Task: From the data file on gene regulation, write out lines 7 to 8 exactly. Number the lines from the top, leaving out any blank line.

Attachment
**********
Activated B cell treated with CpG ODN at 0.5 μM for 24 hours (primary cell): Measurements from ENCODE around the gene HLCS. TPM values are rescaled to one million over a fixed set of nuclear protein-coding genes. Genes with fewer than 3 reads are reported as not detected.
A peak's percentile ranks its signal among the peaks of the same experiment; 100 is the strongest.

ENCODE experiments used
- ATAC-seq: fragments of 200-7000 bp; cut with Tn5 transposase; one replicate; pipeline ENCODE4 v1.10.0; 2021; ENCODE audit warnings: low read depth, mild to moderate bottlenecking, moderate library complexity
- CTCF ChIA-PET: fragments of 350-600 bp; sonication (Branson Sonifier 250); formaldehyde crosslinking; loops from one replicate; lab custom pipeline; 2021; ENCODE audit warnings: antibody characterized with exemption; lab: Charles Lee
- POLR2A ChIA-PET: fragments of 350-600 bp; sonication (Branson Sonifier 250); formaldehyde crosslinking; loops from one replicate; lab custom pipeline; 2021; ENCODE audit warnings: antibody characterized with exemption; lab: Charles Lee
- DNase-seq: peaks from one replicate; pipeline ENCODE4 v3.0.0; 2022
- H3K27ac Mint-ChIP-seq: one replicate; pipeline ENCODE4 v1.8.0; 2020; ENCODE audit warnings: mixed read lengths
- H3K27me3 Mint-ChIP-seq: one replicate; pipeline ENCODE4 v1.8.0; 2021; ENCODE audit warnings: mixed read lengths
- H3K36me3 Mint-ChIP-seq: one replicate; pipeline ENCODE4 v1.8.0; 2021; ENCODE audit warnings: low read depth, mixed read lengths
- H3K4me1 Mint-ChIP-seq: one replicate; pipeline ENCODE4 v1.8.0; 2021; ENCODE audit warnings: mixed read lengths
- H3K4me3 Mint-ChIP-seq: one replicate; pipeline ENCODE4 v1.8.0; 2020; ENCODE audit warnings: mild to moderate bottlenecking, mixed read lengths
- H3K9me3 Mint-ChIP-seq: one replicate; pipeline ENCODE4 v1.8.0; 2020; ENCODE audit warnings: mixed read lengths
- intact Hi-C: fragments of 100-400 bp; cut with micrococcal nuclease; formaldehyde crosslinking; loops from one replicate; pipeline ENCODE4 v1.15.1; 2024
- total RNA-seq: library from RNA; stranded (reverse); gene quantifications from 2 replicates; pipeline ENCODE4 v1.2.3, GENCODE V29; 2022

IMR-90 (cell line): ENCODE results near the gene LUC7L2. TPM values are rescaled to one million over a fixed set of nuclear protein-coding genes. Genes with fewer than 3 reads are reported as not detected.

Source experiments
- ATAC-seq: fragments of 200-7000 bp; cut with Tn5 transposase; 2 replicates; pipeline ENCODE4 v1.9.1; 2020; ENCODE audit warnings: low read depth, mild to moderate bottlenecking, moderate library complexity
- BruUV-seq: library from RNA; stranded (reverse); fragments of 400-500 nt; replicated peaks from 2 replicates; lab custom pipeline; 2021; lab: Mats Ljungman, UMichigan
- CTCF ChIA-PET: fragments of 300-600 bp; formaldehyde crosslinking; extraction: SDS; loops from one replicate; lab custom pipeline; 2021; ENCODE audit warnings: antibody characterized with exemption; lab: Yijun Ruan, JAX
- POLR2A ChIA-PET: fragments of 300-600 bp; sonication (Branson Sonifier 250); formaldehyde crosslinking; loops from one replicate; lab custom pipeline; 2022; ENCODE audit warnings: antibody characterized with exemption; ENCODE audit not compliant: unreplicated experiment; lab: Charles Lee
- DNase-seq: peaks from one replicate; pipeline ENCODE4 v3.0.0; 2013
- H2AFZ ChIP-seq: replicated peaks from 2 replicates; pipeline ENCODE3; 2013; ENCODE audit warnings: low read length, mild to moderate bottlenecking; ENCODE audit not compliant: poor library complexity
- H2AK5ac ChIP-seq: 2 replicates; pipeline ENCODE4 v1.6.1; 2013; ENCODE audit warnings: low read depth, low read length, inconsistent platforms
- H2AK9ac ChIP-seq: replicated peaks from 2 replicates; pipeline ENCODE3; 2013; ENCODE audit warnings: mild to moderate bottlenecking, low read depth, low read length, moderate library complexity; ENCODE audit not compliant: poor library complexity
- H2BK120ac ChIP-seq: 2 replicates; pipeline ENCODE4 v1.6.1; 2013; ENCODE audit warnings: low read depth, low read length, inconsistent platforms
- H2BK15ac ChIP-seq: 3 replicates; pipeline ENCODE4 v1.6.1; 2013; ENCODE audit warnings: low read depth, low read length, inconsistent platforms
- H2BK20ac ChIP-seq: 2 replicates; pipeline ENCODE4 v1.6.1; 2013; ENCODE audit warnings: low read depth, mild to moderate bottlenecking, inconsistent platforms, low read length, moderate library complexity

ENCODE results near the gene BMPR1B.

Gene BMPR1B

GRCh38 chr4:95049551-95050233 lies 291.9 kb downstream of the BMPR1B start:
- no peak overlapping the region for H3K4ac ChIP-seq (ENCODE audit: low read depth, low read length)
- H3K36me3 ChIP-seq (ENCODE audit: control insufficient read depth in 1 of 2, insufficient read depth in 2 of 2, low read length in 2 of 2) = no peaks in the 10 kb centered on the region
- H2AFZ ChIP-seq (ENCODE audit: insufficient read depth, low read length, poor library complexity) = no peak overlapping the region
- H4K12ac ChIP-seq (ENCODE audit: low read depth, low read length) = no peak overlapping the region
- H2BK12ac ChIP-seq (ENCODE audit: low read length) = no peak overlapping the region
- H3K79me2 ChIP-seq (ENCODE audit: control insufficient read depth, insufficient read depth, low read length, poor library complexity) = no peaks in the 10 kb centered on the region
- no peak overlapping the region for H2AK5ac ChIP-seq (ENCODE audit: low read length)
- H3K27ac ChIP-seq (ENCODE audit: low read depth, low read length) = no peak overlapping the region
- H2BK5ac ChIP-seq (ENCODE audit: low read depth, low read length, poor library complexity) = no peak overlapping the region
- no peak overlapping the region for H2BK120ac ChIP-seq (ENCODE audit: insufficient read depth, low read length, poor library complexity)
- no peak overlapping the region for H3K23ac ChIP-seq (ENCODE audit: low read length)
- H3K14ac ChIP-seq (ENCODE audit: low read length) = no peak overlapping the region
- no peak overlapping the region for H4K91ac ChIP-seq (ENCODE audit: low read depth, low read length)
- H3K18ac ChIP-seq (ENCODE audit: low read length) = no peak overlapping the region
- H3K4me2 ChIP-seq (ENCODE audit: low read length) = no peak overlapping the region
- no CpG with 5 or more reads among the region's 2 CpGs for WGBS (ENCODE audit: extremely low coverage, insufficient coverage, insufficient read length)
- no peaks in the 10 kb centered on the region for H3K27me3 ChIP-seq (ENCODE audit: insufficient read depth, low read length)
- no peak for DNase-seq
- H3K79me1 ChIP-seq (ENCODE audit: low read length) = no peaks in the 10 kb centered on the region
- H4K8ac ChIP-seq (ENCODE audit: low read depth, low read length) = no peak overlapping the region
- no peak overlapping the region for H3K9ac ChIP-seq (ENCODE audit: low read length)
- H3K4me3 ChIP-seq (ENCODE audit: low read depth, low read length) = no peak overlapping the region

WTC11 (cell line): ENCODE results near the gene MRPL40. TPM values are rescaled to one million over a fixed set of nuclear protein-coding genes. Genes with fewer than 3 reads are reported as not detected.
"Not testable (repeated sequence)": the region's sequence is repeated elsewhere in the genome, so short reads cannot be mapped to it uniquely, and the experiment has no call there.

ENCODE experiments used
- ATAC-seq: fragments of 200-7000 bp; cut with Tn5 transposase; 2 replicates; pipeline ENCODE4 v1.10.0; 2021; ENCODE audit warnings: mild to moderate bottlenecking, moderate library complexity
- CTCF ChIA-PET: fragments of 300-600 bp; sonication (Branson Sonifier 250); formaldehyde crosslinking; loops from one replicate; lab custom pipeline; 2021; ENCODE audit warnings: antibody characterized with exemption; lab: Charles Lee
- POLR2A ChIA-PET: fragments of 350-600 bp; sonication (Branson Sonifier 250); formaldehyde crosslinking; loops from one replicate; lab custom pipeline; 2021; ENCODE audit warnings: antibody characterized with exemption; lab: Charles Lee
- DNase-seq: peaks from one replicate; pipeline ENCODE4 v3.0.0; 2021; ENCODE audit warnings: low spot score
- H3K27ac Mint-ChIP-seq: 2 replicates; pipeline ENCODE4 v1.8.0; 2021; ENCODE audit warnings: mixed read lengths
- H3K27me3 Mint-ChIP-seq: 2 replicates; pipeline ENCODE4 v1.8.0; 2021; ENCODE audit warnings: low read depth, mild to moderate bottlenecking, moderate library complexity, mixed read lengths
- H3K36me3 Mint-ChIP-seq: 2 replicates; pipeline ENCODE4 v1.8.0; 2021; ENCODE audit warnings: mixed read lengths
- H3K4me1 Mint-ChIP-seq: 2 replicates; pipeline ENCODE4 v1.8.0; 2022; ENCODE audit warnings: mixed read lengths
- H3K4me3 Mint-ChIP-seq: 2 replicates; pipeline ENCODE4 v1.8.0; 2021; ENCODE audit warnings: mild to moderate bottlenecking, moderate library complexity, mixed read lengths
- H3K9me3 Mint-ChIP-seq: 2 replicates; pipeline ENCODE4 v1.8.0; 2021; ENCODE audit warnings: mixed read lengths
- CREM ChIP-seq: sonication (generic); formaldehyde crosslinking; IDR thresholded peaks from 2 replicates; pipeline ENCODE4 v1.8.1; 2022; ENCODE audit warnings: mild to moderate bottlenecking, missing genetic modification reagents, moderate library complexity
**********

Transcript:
- DNase-seq: peaks from one replicate; pipeline ENCODE4 v3.0.0; 2022
- H3K27ac Mint-ChIP-seq: one replicate; pipeline ENCODE4 v1.8.0; 2020; ENCODE audit warnings: mixed read lengths